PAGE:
Now we are launching a new action research project which aims to deepen our understanding of the technical and institutional capacities of conflict-affected countries to deliver on Agenda 2030; the drivers of fragility; the risks which could derail countries’ development trajectories – and how to strengthen social and institutional resilience in the face of these risks; and of how to activate the partnerships necessary to deliver on the 2030 Agenda in such difficult settings.

Recent high level panels reviewing the UN’s peacebuilding architecture and operations have noted that the best way of preventing violence is through long term investments in peacebuilding. That is development. The SDG agenda provides a long term framework for investing in a peaceful future.

The path to peaceful and inclusive societies is seldom a smooth one. Setbacks often occur. Countries and communities need sustained support, expertise, and funding to be able to move from crisis to sustained peace and inclusive and sustainable development.

The UN’s development and humanitarian agencies are present in all insecure countries, providing services and enabling local communities to get back on their feet

In South Sudan and northern Mali, for example, UNDP supports the delivery of services as “peace dividends” in conflict-torn villages, and people-friendly policing to make communities safer.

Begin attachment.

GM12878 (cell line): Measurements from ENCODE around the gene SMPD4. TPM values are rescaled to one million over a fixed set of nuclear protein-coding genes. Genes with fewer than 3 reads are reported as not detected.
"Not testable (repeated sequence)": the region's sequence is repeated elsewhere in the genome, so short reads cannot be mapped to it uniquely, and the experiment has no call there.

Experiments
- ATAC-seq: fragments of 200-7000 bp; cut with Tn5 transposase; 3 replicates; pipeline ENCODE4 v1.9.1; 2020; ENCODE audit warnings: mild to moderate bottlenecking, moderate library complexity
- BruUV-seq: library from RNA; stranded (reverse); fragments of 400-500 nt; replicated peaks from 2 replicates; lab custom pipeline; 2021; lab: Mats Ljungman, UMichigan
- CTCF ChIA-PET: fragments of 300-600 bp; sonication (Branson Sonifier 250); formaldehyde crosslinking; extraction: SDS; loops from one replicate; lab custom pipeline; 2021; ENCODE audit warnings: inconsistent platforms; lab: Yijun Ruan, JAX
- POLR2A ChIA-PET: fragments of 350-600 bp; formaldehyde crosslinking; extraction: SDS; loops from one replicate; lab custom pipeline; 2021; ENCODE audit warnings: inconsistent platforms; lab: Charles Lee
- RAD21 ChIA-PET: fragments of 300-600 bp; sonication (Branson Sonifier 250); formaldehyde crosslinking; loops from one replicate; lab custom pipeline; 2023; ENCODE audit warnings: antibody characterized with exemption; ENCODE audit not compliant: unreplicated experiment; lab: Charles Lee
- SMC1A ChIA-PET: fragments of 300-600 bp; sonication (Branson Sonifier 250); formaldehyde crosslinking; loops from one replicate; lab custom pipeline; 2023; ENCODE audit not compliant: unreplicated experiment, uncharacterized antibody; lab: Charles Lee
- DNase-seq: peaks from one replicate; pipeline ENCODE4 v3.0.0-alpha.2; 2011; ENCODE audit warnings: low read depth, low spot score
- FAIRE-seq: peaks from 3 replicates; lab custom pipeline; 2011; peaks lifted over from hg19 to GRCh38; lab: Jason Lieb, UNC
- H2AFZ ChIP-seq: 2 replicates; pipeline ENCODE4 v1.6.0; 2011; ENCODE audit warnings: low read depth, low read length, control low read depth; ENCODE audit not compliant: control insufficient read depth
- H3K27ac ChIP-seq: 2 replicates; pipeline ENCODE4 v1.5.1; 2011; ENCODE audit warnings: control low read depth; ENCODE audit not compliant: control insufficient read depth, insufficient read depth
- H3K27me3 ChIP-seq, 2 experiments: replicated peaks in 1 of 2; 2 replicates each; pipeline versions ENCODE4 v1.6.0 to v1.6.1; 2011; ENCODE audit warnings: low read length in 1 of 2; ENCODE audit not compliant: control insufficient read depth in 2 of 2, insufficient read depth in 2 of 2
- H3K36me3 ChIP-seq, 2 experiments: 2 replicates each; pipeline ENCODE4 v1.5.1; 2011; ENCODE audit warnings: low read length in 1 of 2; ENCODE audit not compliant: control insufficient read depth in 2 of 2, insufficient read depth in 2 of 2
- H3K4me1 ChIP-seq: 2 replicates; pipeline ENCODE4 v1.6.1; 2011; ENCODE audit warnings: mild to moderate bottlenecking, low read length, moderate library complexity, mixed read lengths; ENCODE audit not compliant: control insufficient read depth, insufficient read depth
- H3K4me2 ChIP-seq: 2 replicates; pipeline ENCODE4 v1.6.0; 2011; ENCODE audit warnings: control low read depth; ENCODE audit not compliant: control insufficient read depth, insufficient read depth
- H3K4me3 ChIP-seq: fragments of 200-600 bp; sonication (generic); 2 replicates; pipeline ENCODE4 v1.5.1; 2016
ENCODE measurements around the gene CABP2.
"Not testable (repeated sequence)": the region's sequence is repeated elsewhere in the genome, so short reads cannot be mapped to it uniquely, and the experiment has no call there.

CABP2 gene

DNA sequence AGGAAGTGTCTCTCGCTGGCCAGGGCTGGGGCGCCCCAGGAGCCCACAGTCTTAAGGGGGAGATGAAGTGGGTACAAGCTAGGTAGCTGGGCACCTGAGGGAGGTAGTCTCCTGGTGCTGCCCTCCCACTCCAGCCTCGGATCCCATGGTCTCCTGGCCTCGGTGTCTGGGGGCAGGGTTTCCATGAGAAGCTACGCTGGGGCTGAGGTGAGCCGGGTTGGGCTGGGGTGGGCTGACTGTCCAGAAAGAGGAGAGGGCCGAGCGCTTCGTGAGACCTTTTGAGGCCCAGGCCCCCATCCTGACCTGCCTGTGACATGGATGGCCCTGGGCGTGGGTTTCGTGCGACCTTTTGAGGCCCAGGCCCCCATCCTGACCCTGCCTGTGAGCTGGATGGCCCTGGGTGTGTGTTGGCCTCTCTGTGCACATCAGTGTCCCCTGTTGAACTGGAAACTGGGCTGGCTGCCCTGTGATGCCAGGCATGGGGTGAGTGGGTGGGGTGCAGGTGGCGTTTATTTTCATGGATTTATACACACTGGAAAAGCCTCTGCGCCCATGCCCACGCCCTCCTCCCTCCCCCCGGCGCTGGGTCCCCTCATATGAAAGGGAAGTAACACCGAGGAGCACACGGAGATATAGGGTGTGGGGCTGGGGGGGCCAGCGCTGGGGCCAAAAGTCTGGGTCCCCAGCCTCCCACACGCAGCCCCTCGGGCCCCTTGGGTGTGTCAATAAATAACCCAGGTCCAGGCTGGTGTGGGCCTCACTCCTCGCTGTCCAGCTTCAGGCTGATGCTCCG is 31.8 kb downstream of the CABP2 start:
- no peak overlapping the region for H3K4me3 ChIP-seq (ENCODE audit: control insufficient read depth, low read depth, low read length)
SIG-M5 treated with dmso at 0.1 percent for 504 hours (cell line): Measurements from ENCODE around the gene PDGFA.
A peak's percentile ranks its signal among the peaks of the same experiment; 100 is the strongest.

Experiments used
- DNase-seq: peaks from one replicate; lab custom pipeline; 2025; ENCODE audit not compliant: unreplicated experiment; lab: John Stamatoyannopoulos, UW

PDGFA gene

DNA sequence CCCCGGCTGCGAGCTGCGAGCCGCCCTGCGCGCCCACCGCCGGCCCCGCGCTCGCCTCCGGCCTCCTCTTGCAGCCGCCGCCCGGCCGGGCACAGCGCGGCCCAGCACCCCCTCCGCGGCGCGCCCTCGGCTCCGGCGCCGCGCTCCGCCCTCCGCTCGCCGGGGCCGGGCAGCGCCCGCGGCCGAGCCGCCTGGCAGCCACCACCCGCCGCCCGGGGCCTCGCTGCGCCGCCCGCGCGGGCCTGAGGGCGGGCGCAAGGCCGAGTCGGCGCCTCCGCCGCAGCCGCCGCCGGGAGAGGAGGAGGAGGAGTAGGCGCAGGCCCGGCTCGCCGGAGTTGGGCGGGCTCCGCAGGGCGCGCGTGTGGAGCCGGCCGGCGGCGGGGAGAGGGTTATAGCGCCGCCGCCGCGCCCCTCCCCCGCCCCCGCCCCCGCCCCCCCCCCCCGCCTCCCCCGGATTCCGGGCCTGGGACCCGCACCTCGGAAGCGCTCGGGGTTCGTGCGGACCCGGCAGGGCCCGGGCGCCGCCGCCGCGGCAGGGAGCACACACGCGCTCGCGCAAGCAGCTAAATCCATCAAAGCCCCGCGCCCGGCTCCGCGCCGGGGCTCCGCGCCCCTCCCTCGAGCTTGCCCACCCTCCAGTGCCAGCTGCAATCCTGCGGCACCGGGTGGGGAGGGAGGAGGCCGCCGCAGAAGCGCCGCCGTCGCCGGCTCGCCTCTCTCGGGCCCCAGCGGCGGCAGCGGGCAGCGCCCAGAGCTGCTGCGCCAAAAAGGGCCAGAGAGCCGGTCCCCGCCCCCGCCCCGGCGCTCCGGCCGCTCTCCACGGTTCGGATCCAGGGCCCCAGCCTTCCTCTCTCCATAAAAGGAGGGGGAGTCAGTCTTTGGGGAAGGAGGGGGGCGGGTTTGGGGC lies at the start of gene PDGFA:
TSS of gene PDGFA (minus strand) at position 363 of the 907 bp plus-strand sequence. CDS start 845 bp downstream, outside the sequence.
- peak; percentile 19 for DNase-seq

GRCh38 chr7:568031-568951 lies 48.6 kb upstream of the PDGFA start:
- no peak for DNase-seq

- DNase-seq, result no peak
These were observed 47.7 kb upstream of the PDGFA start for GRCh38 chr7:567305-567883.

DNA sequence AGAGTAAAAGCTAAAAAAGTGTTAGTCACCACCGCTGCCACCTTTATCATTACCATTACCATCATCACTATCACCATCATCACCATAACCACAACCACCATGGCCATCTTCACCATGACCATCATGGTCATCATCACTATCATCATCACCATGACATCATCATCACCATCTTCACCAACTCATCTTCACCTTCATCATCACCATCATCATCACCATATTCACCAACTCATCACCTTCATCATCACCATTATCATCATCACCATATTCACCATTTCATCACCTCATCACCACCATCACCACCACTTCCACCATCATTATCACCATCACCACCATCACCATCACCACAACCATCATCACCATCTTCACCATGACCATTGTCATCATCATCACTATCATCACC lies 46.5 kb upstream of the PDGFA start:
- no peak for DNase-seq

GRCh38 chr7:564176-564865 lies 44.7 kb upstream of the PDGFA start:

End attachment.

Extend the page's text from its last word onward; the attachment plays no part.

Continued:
In Syria, Finland’s contribution of 4 million Euro last year is supporting UNDP’s livelihoods and social cohesion programming.

Countries which have experienced violent conflict in the past, like Sierra Leone and Liberia, are addressing that legacy within their SDG planning process. They need continuing support to secure their peace and development and to consolidate their institutions – especially in the wake of the Ebola crisis.

UNDP prides itself on being in countries for the long haul, staying throughout crises, and being part of the recovery journeys. We bring to the table fifty years of experience around the world – indeed we are celebrating our first half century this year.

There is momentum now behind drawing the UN’s development, humanitarian, and peacebuilding actors closer together through more sharing of analysis and joint planning and programming. This is very important for fragile states and will, without doubt, help drive the 2030 Agenda in those countries.